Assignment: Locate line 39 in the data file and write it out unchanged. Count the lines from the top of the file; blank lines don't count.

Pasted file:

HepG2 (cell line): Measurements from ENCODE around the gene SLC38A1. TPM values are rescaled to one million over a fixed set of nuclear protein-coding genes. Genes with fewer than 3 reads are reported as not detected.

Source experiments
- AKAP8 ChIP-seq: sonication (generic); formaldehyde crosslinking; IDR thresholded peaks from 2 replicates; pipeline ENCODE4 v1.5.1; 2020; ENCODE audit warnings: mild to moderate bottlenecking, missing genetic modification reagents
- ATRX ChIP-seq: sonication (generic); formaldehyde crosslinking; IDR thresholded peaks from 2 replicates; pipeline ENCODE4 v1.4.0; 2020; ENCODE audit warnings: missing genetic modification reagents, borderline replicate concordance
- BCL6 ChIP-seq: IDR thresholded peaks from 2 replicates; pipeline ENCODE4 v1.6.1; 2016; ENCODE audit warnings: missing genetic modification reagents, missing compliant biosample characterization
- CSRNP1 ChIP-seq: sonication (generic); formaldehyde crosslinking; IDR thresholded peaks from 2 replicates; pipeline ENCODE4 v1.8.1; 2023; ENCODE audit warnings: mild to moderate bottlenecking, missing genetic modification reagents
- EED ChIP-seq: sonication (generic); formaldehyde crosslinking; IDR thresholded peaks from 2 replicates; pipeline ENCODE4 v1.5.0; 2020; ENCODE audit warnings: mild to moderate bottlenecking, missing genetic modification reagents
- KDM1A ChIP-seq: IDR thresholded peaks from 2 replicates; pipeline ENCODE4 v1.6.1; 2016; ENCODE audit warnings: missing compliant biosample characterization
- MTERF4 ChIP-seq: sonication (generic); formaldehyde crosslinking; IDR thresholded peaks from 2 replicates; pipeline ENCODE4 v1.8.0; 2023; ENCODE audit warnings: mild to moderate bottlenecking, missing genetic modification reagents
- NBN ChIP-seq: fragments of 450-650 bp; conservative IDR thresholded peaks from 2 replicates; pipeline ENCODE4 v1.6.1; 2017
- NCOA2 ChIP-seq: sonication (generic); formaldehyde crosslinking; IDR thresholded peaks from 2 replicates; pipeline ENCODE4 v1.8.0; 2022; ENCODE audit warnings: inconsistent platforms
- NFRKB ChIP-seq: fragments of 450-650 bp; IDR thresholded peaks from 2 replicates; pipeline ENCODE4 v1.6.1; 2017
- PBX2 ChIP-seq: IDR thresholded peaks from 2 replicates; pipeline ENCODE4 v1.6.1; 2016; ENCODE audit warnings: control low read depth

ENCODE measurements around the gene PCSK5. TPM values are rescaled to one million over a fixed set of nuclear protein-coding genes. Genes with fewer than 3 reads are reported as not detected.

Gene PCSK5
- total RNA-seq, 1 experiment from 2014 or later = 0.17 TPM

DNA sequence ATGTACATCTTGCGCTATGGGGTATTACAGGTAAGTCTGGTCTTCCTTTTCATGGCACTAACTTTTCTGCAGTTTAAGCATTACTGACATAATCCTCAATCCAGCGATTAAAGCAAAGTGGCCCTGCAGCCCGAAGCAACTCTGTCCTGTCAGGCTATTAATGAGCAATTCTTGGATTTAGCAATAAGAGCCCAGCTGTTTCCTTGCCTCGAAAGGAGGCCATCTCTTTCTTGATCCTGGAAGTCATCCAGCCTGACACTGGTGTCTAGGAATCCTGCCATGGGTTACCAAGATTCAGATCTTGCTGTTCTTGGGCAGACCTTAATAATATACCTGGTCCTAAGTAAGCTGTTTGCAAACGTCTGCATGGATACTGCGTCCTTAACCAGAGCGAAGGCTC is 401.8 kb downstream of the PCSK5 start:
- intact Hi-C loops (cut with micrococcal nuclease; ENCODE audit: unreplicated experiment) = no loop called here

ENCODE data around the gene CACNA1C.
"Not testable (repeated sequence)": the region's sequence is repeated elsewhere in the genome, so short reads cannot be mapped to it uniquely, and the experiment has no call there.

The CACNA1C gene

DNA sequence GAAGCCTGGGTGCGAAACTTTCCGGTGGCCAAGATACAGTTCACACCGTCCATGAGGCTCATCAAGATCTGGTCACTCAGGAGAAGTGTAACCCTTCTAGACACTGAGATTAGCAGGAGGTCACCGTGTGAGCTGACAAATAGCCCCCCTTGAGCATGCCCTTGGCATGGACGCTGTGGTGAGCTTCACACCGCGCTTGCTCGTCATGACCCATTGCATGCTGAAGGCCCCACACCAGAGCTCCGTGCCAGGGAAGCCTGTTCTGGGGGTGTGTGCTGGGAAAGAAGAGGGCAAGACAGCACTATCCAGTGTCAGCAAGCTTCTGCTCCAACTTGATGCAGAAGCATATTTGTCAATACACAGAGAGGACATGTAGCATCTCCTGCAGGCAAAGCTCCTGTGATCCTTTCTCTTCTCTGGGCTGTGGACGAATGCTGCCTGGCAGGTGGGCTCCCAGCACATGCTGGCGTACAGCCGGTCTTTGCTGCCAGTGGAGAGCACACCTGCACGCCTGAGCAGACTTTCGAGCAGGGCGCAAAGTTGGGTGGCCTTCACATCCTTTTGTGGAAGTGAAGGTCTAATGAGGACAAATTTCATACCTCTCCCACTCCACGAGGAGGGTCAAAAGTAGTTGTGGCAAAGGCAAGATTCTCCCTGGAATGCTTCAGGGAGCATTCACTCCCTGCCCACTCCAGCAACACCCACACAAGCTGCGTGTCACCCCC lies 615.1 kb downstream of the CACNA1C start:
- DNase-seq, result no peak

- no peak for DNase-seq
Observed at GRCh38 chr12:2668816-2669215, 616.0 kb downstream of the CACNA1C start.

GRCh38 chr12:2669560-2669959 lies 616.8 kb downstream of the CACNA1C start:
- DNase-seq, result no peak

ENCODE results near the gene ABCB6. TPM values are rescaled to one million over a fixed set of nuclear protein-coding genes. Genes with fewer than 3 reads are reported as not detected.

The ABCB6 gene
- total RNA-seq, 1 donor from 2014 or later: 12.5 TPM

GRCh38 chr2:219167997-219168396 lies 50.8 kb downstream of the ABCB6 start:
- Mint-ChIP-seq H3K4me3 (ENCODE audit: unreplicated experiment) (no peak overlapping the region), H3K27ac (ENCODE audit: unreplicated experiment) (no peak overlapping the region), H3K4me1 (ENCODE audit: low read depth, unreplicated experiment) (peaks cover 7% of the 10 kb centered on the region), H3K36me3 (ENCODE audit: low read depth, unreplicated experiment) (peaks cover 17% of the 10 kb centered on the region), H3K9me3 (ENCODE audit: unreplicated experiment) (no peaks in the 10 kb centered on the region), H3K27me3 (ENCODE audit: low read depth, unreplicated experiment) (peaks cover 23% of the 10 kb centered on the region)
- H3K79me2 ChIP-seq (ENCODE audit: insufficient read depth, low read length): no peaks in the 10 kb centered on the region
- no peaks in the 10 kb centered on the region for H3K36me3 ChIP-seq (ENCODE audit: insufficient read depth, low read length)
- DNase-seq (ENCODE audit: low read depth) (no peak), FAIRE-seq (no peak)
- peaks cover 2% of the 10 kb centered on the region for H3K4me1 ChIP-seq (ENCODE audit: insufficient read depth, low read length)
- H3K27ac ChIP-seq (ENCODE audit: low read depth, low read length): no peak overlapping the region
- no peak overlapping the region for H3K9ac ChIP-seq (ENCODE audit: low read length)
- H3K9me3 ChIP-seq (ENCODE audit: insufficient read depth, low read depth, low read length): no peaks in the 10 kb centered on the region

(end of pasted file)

- H3K9me3 ChIP-seq (ENCODE audit: insufficient read depth, low read depth, low read length): no peaks in the 10 kb centered on the region